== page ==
4 Benefits Blunders by 1 National Payroll Co.

4 Benefit Blunders by 1 National Payroll CoMost business owners started their businesses to address market needs, serve the community, possibly to create generational wealth.  I haven’t met one business owner yet who told me they started the business because they like compliance and administration.

It’s more common that they might view these areas as a barrier to entry, or at least to company growth.  Companies know that in order to grow, they’re going to need good people which only amplifies the administrative responsibilities of the business.

So, it’s no wonder that when companies start adding people, that they look for efficiencies and expanded sophistication in payroll and benefits.  Having a strong payroll system to support process and compliance is critical as a company grows, and payroll companies have deep expertise in this area.

A dedicated and visible health insurance broker can enhance the employee value proposition by making sure the employees feel connected to their benefits.  On site meetings, one to one consultations, and visibility during open enrollment help employees to feel valued.

While marketing experts stress specialization, there has been a move for payroll companies to offer insurance benefits as an additional service.  Here are four blunders I’ve witnessed from one national payroll vendor from the least egregious to just unacceptable.

  1. Mismatched Benefit Plans – the benefit plans should match the financial needs and culture goals of the company, the type of employee they are targeting, and the experience they want to provide the employee. If you want a Platinum health insurance plan, make sure you pay 100% of the premium for the employee and rich vision and dental benefits.  The vision and dental does not add much cost, but keeps the program consistent in terms of quality.  Gold and Silver plans also have a place for employees responsible for dependent costs.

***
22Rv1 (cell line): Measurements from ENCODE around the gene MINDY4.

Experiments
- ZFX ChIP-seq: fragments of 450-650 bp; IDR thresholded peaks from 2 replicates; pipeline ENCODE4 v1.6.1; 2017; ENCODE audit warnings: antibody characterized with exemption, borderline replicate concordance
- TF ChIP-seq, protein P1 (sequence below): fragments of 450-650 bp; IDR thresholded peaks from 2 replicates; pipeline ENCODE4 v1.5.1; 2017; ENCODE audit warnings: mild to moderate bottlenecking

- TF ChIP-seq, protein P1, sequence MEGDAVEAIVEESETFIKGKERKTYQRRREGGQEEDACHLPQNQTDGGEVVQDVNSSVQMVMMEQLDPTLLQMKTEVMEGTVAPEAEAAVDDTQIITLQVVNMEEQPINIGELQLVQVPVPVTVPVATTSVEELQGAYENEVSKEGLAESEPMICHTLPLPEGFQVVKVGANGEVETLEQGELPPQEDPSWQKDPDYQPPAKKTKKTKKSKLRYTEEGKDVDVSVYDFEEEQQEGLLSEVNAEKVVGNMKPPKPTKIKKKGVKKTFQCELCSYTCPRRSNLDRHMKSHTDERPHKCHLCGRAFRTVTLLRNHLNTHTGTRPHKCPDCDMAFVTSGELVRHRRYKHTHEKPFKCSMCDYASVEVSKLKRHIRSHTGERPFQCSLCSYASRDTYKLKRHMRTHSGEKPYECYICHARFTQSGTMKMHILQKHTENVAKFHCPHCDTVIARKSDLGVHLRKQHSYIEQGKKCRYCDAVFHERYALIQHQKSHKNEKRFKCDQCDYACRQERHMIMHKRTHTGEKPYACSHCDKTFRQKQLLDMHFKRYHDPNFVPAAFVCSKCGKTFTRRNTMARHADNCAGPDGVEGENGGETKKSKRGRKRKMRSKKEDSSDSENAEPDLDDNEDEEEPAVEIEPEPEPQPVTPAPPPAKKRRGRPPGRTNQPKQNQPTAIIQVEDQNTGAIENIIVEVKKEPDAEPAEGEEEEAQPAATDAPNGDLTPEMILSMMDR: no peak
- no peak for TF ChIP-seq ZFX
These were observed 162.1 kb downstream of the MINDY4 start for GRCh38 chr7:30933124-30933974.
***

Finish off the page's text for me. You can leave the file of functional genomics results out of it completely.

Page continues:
2. COBRA / Continuation of Benefit – Departed employees who wish to continue coverage pay the premium to the employer, and the employer submits the premium to the insurance carrier. When using a payroll company, the premium may get paid to the payroll company.  In one case, a terminated employee found a new job with benefits, the payroll company didn’t collect premium from the employee once new coverage was secured but continued to bill and pay the premium on behalf of the employer.  When the employer submits premium directly to the insurance carrier, they can see if the money has been collected.
  3. Failure to Terminate Coverage – Not terminating employees in a timely fashion can create administrative and compliance problems and the responsibility remains with the employer. Having direct access to an online system either at the insurance carrier level, or preferably through a Third Party Administrator who handles insurance benefit administration, ensures there is a process in place with checks and balances.
  4. Letting Coverage Lapse – If the employer is not sending in the premium payments, how do they know if coverage goes unpaid? While it seems unlikely that this would occur, this happened with a new client as of January 1 who found that one of the plans had lapsed for non-payment some time the previous year.

In fact, all four of these issues came up with the same client last year, a key reason they needed to make a change.  So why change to an insurance broker for benefits management instead of a payroll company?

This business owner wanted a vendor partner who is attentive to their business, cares about their people, understands their value proposition, and find ways to work towards that mission.  If you don’t feel like your benefits broker understands your mission, consider making a change and see how powerful it could be if they did.

David Hillelsohn founded DHill Financial, LLC with the mission of enhancing the cohesion among families and businesses by prioritizing meeting obligations and taking steps to ensure people know you care.  His vision is for people to want to do for others thereby doing for themselves.  David is an independent agent licensed in the majority states around the country, and he can be reached at 703.435.6028 or by email at david@dhillfinancial.com.

© 2020 DHill Financial

Theme by Anders NorenUp ↑